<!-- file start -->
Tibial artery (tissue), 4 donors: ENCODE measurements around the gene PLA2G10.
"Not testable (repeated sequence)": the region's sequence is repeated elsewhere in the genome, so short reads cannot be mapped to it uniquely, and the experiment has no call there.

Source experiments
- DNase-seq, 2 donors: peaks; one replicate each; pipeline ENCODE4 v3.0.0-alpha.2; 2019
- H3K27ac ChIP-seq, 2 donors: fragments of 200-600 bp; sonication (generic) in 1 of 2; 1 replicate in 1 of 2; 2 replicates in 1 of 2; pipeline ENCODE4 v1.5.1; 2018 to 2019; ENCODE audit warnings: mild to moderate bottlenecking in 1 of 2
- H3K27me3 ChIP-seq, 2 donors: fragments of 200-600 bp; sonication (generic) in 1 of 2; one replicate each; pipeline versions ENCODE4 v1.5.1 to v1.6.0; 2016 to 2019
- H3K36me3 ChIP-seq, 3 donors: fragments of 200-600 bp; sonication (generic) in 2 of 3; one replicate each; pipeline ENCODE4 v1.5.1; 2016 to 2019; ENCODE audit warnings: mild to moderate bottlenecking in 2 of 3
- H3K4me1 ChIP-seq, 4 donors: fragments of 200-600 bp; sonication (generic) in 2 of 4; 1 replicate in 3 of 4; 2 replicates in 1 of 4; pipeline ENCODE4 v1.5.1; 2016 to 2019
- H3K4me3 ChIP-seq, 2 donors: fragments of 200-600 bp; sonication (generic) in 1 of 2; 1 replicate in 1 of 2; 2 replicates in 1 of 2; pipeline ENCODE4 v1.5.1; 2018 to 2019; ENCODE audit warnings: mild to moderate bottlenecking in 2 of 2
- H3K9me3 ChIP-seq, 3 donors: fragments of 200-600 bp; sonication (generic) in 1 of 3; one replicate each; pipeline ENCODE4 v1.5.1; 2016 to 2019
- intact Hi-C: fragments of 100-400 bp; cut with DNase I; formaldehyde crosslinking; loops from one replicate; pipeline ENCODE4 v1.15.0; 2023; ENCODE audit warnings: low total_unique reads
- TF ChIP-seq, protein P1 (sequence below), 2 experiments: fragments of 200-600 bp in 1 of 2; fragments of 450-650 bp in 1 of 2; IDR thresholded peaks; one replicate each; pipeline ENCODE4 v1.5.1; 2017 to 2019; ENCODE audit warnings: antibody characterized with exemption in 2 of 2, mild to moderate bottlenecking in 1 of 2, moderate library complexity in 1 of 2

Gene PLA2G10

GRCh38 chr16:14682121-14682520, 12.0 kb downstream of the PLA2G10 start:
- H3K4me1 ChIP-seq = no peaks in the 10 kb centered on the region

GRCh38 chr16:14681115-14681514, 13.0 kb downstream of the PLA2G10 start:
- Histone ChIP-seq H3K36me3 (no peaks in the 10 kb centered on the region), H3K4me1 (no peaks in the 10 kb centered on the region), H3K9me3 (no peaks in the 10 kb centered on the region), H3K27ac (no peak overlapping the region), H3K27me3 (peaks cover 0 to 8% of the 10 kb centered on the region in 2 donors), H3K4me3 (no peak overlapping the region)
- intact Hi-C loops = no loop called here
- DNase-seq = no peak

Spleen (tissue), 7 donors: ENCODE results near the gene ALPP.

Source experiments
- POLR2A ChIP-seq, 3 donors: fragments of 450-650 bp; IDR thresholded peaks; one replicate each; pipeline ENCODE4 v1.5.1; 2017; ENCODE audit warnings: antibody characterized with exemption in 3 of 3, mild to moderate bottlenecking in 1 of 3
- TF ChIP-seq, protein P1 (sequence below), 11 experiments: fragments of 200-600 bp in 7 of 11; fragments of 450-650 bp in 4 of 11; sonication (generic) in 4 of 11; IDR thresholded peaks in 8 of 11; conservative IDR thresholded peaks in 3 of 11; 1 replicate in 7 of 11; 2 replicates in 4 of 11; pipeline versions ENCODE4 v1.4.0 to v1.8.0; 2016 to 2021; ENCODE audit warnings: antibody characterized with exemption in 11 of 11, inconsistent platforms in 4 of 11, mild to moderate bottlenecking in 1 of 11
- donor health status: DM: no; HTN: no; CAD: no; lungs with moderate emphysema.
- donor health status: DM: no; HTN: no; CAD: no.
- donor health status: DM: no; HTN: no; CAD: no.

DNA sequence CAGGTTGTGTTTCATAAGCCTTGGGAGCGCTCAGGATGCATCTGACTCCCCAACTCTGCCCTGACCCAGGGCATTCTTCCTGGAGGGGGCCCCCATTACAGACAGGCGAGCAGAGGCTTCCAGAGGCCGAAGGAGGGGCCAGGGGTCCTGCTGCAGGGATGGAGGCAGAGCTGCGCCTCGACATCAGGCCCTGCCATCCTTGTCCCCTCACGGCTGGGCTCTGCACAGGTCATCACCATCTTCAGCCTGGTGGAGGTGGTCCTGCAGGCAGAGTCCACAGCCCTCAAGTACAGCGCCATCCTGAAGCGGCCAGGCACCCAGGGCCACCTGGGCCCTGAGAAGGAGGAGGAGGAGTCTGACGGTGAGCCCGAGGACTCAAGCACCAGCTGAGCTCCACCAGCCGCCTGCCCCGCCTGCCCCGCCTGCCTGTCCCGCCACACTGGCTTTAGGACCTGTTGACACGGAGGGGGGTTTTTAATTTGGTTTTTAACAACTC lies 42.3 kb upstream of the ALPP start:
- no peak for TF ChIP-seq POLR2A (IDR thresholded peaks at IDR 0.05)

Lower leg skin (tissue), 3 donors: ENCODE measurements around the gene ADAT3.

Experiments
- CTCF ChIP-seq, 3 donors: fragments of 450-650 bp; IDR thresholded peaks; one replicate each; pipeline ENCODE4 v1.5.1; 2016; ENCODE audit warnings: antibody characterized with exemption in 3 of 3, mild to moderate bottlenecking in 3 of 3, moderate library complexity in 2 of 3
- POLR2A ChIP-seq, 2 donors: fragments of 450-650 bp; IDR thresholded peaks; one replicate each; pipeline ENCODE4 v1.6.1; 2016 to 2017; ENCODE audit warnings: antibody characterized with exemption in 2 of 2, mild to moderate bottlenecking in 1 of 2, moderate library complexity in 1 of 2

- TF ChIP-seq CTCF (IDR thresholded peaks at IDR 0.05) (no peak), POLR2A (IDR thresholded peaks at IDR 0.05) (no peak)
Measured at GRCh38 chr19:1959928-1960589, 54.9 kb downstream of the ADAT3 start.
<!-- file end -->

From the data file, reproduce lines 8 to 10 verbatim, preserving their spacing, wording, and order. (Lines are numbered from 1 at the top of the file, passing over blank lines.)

- H3K4me1 ChIP-seq, 4 donors: fragments of 200-600 bp; sonication (generic) in 2 of 4; 1 replicate in 3 of 4; 2 replicates in 1 of 4; pipeline ENCODE4 v1.5.1; 2016 to 2019
- H3K4me3 ChIP-seq, 2 donors: fragments of 200-600 bp; sonication (generic) in 1 of 2; 1 replicate in 1 of 2; 2 replicates in 1 of 2; pipeline ENCODE4 v1.5.1; 2018 to 2019; ENCODE audit warnings: mild to moderate bottlenecking in 2 of 2
- H3K9me3 ChIP-seq, 3 donors: fragments of 200-600 bp; sonication (generic) in 1 of 3; one replicate each; pipeline ENCODE4 v1.5.1; 2016 to 2019